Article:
Household Makeovers

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Home Depot may have lost its status as a stock market darling, but America's penchant for home improvement still prevails. Americans are adding, expanding, reconfiguring, and remodeling their homes more than ever, according to a report issued by Harvard University's Joint Center for Housing Studies. Each year, about 26 million homeowners make some kind of improvement to their homes, and almost 1 million homes underwent major renovations in 1999, up from 680,000 in 1985.

In fact, homeowners spend about $180 billion dollars annually on residential remodeling — almost as much as on new construction. Whereas changes in housing preferences and lifestyles were once measured by the characteristics of new houses, remodeling has become an increasingly important indicator.

Whether it's constructing a new wing, reconfiguring the existing interior layout, or upgrading a kitchen, major remodeling projects now constitute a significant share of homeowner improvement expenditures, according to the study, entitled “Remodeling Homes for Changing Households.� Over the past 15 years, almost 15 percent of homes had bedrooms added, 20 percent added baths, and 24 percent added other rooms. The average house size has increased from 1,580 square feet in 1985 to today's 1,700 square feet.

The latest permutation in the This Old House trend is that homeowners are more likely to become outsourcing contractors than do-it-yourselfers. With Baby Boomers aging and contemplating retirement, and more single, working professionals buying homes, those with the time to master carpentry increasingly lack the ability and the inclination, and those with the requisite ability lack the time. While the do-it-yourself industry enjoyed a healthy spurt between 1995 and 1997, it slipped between 1997 and 1999 compared with the remodeling industry as a whole. Over the past 15 years do-it-yourself projects as a share of overall spending have declined, according to the report.

New homeowners are the most home-improvement happy. In 1998-99, they accounted for 25 percent of home improvement spending, even though they represented only 13 percent of all homeowners. Trade-up buyers (previous homeowners) lead remodeling spending with an average annual expenditure of $3,840, followed by an average of $2,930 for first-time owners, and only $1,500 for nonmovers. And interestingly, age matters: New owners put more than twice as much money into remodeling a house sold by a someone aged 65 or older than for one sold by someone 35 or younger. The other remodeling big spenders are families adding members to their households, be it a child, elderly parent, or spouse. In fact, growing families with new children spend over 80 percent more on contracted projects than other homeowners.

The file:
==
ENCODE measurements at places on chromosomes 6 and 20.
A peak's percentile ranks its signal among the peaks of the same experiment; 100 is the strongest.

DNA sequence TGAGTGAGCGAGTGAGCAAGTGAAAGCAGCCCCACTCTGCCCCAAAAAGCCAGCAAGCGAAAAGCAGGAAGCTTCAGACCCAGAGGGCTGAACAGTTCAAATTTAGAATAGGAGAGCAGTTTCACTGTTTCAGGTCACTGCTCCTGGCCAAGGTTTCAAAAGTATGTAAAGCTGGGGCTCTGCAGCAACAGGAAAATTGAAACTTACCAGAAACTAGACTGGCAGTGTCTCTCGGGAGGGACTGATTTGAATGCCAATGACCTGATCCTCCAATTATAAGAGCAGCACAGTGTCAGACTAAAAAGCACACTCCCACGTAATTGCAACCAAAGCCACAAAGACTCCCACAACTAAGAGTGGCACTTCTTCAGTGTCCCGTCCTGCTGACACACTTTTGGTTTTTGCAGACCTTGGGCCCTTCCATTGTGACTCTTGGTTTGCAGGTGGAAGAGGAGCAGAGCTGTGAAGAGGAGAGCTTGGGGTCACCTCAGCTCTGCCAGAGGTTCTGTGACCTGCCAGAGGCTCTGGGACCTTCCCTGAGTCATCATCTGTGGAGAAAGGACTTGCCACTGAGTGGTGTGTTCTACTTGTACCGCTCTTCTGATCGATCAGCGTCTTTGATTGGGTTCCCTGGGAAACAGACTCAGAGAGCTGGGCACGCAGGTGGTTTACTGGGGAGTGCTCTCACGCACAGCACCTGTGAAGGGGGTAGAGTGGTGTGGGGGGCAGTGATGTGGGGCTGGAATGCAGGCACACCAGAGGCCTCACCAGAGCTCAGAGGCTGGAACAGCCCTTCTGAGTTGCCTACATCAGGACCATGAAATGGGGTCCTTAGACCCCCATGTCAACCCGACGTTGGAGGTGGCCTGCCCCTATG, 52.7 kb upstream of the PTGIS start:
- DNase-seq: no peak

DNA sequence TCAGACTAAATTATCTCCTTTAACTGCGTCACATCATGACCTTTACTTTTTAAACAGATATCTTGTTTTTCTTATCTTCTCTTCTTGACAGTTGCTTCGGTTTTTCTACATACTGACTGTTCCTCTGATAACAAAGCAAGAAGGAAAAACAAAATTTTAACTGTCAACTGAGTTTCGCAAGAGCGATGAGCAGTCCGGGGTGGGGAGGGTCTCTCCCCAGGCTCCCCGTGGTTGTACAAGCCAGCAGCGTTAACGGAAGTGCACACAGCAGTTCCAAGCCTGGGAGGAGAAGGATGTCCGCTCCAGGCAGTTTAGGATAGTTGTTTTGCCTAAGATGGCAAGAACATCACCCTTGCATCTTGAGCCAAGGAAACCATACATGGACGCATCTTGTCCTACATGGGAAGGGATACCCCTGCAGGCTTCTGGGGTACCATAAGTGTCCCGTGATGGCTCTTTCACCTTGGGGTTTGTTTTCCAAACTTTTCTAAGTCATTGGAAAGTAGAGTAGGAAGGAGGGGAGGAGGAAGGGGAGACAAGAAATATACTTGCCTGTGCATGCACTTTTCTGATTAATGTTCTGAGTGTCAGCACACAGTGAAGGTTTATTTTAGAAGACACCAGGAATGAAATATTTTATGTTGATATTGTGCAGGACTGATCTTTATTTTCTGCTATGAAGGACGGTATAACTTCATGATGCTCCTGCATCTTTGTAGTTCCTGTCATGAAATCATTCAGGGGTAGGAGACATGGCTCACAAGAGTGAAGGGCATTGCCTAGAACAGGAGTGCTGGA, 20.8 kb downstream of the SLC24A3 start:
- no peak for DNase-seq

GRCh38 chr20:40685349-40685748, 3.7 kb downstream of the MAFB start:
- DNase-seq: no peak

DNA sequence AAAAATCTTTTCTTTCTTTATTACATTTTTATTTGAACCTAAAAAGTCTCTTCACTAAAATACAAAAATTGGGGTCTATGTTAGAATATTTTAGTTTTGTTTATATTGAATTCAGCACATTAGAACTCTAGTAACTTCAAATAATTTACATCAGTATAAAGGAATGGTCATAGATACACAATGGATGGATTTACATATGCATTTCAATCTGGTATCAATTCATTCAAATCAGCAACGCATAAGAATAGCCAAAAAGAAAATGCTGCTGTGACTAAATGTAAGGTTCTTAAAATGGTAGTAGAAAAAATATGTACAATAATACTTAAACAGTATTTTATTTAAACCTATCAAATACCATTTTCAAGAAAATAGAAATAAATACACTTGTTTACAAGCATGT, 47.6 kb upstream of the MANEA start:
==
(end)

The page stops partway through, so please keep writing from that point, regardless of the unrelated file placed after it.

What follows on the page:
The locus of change is also shifting. Most home improvements are made 25 to 30 years after construction. While houses of the postwar construction period were concentrated in the Northeast and Midwest, the current spate of homes ripe for remodeling are found in the South and West. Texas, Florida, and Arizona are likely to experience the next wave of remodeling activity, along with cities like San Diego, Salt Lake City, and Denver. Houses in these areas — products of the building boom of the 1970s — were bought primarily by youthful Baby Boomers. Such homes tended to be small and simple — characteristics now considered far from fashionable — and ready for renovation.

Businesses are already gearing up to help. There are currently more than 171,500 remodeling firms in America (up from 112,500 in 1987), and 200,000 full-time self-employed remodelers. The home improvement market is expected to grow 2.9 percent per year (adjusted for inflation) over the next decade, according to the report. With the population aging and with family size stable, household improvement expenditures in the coming years will more likely go to upgrades and replacements, rather than enlargements, say researchers. Either way, instead of “out with the old, in with the new,� it's out with the old, in with the newfangled old.

For more information, contact Mandy Simon at the Joint Center for Housing Studies, Harvard University, at (617) 495-7640.

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